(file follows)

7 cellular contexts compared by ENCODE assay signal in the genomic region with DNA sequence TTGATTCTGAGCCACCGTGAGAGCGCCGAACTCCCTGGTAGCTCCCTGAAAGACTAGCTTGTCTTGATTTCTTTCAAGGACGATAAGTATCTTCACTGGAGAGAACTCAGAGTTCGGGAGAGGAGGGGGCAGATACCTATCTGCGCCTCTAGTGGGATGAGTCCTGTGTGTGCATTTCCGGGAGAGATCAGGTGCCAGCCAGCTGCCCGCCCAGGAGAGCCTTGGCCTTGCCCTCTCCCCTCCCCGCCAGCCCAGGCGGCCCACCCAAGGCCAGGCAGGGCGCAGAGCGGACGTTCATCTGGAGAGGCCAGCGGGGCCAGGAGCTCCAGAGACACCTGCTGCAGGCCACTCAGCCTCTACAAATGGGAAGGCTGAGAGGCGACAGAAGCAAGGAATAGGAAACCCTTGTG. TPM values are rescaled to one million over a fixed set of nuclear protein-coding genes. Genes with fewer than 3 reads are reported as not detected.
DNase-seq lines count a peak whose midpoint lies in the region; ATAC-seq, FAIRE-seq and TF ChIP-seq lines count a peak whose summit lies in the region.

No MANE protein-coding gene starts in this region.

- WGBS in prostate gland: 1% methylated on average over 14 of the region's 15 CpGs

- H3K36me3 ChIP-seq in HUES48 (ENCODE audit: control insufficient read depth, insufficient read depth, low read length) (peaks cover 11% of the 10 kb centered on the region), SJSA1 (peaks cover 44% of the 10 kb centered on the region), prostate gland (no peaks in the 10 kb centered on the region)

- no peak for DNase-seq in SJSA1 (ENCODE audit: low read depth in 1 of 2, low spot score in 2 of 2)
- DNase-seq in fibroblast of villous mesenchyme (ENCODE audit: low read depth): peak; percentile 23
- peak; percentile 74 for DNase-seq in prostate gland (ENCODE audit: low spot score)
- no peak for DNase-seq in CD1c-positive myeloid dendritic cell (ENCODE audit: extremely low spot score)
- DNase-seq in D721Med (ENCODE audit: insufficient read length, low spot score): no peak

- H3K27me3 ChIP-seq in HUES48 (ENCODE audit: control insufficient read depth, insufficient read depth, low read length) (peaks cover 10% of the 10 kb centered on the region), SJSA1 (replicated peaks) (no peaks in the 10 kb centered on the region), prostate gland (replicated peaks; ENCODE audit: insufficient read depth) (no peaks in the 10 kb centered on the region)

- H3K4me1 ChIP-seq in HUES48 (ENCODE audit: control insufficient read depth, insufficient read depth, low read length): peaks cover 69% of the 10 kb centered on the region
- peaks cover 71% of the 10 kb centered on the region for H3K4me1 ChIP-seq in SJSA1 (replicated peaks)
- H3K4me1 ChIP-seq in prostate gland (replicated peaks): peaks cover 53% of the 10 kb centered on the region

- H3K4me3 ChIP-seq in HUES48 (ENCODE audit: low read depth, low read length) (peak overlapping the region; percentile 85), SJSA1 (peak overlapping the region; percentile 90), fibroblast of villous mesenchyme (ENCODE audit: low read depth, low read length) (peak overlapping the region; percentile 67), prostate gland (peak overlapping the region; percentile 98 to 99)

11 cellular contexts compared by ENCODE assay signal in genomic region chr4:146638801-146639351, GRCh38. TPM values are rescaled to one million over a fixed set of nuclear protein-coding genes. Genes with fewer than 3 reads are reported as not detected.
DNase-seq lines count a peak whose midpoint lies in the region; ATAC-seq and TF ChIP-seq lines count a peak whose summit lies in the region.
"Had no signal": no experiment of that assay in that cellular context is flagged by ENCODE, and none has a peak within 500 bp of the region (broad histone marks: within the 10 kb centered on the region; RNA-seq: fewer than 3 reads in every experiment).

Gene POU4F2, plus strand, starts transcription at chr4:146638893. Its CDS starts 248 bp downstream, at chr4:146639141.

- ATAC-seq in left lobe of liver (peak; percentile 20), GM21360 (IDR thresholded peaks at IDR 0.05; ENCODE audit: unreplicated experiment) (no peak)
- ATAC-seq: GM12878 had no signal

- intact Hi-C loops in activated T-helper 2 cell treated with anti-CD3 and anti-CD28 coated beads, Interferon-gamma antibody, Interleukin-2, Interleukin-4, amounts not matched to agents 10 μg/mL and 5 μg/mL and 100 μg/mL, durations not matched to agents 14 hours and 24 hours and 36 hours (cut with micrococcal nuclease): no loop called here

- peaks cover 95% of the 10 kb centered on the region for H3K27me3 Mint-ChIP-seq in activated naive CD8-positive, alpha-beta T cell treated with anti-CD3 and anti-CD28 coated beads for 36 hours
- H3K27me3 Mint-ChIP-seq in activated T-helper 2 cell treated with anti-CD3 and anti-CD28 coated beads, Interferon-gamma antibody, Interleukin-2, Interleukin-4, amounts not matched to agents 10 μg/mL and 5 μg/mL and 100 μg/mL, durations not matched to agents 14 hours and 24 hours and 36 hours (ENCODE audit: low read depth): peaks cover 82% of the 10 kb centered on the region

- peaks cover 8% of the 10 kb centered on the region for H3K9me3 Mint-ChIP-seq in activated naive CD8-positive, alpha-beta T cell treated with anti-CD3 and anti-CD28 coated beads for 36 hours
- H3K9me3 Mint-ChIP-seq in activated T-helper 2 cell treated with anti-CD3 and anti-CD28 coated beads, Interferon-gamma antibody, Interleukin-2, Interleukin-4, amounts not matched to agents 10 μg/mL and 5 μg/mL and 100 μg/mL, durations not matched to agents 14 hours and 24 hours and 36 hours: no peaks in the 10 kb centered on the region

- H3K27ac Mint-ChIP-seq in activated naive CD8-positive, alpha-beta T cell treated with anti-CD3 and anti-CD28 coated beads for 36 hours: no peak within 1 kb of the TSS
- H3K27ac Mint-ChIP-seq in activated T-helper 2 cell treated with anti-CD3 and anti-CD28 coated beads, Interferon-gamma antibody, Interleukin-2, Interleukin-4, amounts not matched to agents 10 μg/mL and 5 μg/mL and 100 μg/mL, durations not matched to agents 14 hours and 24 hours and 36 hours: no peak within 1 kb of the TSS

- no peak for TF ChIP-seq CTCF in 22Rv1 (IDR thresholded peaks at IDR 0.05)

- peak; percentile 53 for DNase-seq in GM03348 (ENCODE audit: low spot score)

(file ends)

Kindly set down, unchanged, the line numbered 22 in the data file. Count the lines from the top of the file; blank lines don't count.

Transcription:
- intact Hi-C loops in activated T-helper 2 cell treated with anti-CD3 and anti-CD28 coated beads, Interferon-gamma antibody, Interleukin-2, Interleukin-4, amounts not matched to agents 10 μg/mL and 5 μg/mL and 100 μg/mL, durations not matched to agents 14 hours and 24 hours and 36 hours (cut with micrococcal nuclease): no loop called here